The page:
If the conditional had only one branch, then when or unless should be used, since they allow an implicit progn. If there are more than two branches, then cond should be used.

Second, progn is sometimes needed in macros that expand into more than one top-level form, as in the defun* macro on page 326, section 10.3. Third, a progn is sometimes needed in an unwind-protect, an advanced macro. An example of this is the with-resource macro on page 338, section 10.4.

The forms trace and untrace are used to control debugging information about entry and exit to a function:

> (trace length9) => (LENGTH9)
> (length9 '(a b c))=>
(1 ENTER LENGTH9: (ABC))
  (2 ENTER LENGTH9: (B C))
    (3 ENTER LENGTH9: (C))
      (4 ENTER LENGTH9: NIL)
      (4 EXIT LENGTH9: 0)
    (3 EXIT LENGTH9: 1)
  (2 EXIT LENGTH9: 2)
(1 EXIT LENGTH9: 3)
3

> (untrace length9) => (LENGTH9)

> (length9 '(a b c)) => 3

Finally, the special form return can be used to break out of a block of code. Blocks are set up by the special form block, or by the looping forms (do, do*, dolist, dotimes, or loop). For example, the following function computes the product of a list of numbers, but if any number is zero, then the whole product must be zero, so we immediately return zero from the dolist loop. Note that this returns from the dolist only, not from the function itself (although in this case, the value returned by dolist becomes the value returned by the function, because it is the last expression in the function). I have used uppercase letters in RETURN to emphasize the fact that it is an unusual step to exit from a loop.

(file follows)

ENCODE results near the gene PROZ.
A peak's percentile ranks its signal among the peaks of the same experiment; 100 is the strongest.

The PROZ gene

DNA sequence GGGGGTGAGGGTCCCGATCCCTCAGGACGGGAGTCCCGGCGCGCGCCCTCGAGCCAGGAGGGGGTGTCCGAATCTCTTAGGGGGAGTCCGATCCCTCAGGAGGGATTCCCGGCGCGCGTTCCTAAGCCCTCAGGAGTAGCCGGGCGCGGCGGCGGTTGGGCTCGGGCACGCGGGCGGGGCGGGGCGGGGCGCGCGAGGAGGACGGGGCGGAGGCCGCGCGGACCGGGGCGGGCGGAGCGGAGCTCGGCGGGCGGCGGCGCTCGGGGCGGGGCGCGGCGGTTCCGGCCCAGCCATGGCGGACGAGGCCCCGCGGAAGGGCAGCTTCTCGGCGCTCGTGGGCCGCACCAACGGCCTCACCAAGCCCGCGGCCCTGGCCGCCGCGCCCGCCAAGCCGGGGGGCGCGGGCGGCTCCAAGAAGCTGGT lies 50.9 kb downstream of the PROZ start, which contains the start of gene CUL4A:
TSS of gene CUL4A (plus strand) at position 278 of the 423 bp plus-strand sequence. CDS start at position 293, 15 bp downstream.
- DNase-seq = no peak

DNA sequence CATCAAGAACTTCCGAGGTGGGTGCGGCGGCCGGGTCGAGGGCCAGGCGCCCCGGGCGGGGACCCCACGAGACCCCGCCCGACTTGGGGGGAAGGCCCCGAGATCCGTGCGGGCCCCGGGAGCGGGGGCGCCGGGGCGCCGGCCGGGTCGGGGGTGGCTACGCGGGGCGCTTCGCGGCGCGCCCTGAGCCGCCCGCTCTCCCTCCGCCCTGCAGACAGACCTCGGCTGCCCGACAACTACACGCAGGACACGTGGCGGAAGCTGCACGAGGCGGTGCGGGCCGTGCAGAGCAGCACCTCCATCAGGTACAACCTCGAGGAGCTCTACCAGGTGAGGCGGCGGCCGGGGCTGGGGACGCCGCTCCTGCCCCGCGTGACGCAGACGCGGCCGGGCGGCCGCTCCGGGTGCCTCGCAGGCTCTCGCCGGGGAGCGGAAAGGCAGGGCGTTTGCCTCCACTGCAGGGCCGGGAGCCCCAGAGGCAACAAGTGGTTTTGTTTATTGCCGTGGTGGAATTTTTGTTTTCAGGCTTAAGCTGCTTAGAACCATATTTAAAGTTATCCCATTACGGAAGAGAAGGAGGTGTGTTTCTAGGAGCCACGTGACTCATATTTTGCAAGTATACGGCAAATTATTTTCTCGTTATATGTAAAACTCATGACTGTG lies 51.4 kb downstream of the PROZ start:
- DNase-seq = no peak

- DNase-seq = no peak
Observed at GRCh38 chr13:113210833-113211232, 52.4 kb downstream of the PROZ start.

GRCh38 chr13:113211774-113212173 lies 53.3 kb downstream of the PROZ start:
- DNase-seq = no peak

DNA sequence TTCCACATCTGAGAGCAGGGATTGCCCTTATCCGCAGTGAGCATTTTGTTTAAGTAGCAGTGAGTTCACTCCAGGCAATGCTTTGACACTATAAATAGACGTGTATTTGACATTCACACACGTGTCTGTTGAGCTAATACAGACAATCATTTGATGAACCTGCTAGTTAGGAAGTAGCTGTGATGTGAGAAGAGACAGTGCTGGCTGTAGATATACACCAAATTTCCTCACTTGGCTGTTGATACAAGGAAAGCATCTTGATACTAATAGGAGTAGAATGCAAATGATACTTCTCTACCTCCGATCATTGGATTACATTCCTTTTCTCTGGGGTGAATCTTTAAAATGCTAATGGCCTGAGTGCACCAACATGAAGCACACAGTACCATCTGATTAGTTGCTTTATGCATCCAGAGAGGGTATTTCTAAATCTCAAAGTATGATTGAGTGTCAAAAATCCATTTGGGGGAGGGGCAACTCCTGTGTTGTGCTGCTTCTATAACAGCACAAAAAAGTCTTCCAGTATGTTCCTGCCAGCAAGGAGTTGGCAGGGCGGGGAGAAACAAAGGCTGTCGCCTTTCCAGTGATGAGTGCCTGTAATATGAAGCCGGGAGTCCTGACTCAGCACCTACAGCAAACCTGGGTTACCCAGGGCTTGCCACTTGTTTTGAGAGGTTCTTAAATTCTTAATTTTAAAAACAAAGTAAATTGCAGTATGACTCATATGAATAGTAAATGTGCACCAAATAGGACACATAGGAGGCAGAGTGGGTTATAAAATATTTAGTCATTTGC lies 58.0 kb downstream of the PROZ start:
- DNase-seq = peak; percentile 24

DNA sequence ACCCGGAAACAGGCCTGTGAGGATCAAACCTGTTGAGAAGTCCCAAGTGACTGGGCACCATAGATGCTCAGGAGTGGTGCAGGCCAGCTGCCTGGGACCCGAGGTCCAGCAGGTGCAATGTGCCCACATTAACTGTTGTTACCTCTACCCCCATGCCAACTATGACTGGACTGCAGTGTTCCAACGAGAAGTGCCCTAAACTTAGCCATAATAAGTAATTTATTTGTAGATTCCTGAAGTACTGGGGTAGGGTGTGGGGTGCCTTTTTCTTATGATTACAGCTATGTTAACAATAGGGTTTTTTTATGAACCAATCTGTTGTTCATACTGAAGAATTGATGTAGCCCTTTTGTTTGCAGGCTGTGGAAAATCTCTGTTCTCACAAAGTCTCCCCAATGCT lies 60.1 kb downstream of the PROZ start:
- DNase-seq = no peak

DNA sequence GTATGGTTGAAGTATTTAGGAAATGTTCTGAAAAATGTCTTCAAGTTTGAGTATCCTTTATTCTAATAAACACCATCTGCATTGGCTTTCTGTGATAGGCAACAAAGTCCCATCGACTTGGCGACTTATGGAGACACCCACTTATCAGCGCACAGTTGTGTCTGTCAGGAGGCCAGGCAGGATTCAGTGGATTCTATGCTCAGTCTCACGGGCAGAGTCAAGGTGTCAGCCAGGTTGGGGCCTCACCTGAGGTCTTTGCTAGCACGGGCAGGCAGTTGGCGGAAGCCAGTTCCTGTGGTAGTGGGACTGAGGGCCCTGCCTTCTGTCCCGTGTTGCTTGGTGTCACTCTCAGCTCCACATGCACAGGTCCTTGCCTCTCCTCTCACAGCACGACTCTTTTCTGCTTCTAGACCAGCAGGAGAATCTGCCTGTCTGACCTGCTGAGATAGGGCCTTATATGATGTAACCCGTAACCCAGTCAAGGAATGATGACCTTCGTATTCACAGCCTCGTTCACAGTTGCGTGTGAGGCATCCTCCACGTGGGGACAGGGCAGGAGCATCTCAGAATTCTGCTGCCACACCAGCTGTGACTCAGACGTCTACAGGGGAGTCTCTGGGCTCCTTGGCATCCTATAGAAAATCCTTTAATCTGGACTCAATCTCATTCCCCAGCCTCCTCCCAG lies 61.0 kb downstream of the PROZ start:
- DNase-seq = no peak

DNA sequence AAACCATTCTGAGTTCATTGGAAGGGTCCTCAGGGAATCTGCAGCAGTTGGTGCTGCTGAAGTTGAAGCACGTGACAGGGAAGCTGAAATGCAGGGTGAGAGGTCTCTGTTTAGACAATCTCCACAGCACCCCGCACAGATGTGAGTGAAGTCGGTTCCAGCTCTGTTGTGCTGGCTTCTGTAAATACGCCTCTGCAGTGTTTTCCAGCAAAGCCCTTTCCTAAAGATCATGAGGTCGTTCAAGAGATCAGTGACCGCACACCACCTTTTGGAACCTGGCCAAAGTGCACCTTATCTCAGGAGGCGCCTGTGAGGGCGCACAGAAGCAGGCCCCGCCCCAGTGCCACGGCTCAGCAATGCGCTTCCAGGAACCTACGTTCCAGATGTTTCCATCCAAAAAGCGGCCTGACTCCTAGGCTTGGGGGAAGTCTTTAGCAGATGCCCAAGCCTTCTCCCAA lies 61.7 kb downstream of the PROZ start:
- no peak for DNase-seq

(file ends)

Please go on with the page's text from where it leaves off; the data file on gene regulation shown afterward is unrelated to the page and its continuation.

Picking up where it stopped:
(defun product (numbers)
  "Multiply all the numbers together to compute their product."
  (let ((prod 1))
    (dolist (n numbers prod)
      (if (= n 0)
          (RETURN 0)
          (setf prod (* n prod))))))